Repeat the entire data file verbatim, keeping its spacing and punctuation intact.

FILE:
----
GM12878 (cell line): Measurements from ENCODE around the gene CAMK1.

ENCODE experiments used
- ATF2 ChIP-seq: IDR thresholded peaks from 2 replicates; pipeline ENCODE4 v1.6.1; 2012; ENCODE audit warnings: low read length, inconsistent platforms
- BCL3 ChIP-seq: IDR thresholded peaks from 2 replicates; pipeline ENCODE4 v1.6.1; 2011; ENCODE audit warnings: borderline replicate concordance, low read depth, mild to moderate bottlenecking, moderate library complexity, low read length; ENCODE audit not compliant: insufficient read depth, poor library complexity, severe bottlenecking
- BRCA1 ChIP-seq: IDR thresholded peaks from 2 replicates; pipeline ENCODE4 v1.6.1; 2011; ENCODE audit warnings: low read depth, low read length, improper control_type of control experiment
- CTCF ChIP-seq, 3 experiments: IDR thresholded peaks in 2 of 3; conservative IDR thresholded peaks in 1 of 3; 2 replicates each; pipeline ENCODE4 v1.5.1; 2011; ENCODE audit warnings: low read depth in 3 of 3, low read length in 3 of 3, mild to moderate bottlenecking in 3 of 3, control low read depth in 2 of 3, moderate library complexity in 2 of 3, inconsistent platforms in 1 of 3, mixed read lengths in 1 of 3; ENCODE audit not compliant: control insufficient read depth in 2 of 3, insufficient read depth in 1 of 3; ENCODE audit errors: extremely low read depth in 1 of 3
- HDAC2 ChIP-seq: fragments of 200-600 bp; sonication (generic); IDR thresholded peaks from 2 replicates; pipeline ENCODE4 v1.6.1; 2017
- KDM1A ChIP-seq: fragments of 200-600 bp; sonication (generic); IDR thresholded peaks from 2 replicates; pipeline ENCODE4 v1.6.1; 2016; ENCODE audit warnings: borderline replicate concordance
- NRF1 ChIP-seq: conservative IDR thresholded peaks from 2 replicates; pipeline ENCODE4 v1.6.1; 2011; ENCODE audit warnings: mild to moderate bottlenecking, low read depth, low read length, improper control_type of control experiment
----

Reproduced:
GM12878 (cell line): Measurements from ENCODE around the gene CAMK1.

ENCODE experiments used
- ATF2 ChIP-seq: IDR thresholded peaks from 2 replicates; pipeline ENCODE4 v1.6.1; 2012; ENCODE audit warnings: low read length, inconsistent platforms
- BCL3 ChIP-seq: IDR thresholded peaks from 2 replicates; pipeline ENCODE4 v1.6.1; 2011; ENCODE audit warnings: borderline replicate concordance, low read depth, mild to moderate bottlenecking, moderate library complexity, low read length; ENCODE audit not compliant: insufficient read depth, poor library complexity, severe bottlenecking
- BRCA1 ChIP-seq: IDR thresholded peaks from 2 replicates; pipeline ENCODE4 v1.6.1; 2011; ENCODE audit warnings: low read depth, low read length, improper control_type of control experiment
- CTCF ChIP-seq, 3 experiments: IDR thresholded peaks in 2 of 3; conservative IDR thresholded peaks in 1 of 3; 2 replicates each; pipeline ENCODE4 v1.5.1; 2011; ENCODE audit warnings: low read depth in 3 of 3, low read length in 3 of 3, mild to moderate bottlenecking in 3 of 3, control low read depth in 2 of 3, moderate library complexity in 2 of 3, inconsistent platforms in 1 of 3, mixed read lengths in 1 of 3; ENCODE audit not compliant: control insufficient read depth in 2 of 3, insufficient read depth in 1 of 3; ENCODE audit errors: extremely low read depth in 1 of 3
- HDAC2 ChIP-seq: fragments of 200-600 bp; sonication (generic); IDR thresholded peaks from 2 replicates; pipeline ENCODE4 v1.6.1; 2017
- KDM1A ChIP-seq: fragments of 200-600 bp; sonication (generic); IDR thresholded peaks from 2 replicates; pipeline ENCODE4 v1.6.1; 2016; ENCODE audit warnings: borderline replicate concordance
- NRF1 ChIP-seq: conservative IDR thresholded peaks from 2 replicates; pipeline ENCODE4 v1.6.1; 2011; ENCODE audit warnings: mild to moderate bottlenecking, low read depth, low read length, improper control_type of control experiment